Fed Chair Jerome Powell rocks markets with interest rate talks

Wall Street was already convinced that higher rates than originally thought were on the way and that the Fed could potentially return to even bigger hikes after last month’s data reports.

Since receiving last month’s Blowout Jobs report and other surprisingly strong data, Wall Street has largely abandoned hopes that seeped earlier this year of a possible rate cut later in 2023. She also raised her forecast of how high the Fed will eventually set rates before they hold.

Powell's comments unsettled Wall Street.

Powell’s comments unsettled Wall Street.Credit:Bloomberg

This was most evident in the bond market, where the 10-year Treasury yield exceeded 4 percent last week, hitting its highest level since November. It helps set interest rates on mortgages and other major loans.

On Tuesday, following Powell’s comments, it again approached 4 percent before falling back to 3.96 percent where it was late Monday.

The two-year yield, which is moving closer to the Fed’s expectations, climbed to 4.94 percent from 4.87 percent, near its highest level since 2007.

Traders now see roughly equal odds that the next Fed rate hike will either be another 0.25 percentage point move or it will accelerate back to 0.50 percentage point. Just a day earlier, they had bet on about a two-in-three chance of the smaller surge, according to data from CME Group.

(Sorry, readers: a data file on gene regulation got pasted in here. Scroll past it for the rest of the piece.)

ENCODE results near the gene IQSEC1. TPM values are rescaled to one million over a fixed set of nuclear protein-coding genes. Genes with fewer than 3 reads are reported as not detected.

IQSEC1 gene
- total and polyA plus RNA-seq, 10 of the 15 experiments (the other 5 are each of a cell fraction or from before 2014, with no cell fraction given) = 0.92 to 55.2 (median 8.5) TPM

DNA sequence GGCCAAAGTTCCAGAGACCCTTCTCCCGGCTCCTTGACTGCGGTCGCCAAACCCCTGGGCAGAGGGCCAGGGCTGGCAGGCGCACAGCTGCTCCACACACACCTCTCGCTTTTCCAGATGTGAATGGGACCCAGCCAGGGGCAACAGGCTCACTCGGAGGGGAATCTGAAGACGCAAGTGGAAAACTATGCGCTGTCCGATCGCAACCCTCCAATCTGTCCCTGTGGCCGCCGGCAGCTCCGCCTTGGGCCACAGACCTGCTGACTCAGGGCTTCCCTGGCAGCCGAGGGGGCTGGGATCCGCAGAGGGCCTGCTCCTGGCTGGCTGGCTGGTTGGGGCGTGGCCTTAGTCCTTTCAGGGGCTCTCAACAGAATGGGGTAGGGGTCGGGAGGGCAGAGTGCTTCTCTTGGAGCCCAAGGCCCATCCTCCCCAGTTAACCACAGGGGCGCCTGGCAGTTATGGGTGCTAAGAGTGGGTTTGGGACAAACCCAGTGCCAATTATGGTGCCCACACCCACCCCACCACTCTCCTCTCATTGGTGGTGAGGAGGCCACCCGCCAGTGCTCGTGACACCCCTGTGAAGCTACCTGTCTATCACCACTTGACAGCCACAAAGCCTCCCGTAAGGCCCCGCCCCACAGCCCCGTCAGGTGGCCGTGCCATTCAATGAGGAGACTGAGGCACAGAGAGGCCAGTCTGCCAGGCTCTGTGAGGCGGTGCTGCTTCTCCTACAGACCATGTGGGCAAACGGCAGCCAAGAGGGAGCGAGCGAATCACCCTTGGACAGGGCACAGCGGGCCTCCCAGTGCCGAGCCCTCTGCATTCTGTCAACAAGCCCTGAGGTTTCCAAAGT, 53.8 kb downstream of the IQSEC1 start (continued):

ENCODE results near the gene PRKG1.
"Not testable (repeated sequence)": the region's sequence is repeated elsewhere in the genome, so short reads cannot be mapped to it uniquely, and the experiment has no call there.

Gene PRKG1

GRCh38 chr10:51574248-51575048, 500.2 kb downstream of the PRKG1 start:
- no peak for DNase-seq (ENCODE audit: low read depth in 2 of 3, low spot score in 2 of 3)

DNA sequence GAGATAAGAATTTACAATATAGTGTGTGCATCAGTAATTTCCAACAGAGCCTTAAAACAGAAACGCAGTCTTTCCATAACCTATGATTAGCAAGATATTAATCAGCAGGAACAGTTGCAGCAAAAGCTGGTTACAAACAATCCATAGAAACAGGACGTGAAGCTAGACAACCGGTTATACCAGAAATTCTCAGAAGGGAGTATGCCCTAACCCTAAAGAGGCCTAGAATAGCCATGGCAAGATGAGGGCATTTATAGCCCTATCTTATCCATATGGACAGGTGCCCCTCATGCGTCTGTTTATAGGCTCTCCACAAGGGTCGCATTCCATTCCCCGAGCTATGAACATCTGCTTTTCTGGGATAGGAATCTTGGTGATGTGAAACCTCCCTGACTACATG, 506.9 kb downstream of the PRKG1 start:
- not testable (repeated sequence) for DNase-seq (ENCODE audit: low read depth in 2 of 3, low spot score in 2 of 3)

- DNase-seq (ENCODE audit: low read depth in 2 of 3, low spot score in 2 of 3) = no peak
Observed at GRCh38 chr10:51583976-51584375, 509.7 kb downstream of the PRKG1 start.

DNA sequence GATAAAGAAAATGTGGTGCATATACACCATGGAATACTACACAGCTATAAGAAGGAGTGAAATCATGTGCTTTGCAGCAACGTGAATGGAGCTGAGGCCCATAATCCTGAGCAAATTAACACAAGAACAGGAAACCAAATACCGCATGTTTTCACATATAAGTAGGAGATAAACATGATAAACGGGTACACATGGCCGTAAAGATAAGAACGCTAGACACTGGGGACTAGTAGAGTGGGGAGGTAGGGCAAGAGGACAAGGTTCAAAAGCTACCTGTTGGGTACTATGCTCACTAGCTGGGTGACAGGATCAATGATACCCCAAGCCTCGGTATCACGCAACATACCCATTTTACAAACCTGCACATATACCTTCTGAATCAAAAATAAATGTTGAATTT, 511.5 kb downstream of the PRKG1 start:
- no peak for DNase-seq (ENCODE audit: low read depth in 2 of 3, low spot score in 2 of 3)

More fireworks could arrive later this week and next as the Fed gets more data points that will surely help shape its decision making ahead of its next rate meeting later this month.

The US government’s monthly jobs report is coming out on Friday. Most attention will be focused on how high wages are for workers. The Fed fears that excessive earnings could lead to more upward pressure on inflation.

Then two reports next week will provide information on how high inflation remains at both the consumer and wholesale levels.


The big shifts among investors about where inflation and the Fed are headed have led to violent moves in the markets. In January, equities rallied and bond yields fell on hopes that inflation would cool and prompt the Fed to ease interest rates. Then last month’s flurry of strong data dashed those expectations, sending stocks down and bond yields soaring.

On Tuesday on Wall Street, WW International, better known as WeightWatchers, surged after it announced it would enter the prescription weight-loss business by acquiring telemedicine platform Sequence. WW is paying $106 million (US$161 million) for Sequence, which served approximately 24,000 members in the United States as of February.

WW shares rose 42.4 percent.

Stock markets abroad were mixed.

https://www.smh.com.au/business/markets/asx-set-to-fall-as-fed-chief-rattles-wall-street-20230308-p5cq8s.html?ref=rss&utm_medium=rss&utm_source=rss_business Fed Chair Jerome Powell rocks markets with interest rate talks

Brian Lowry

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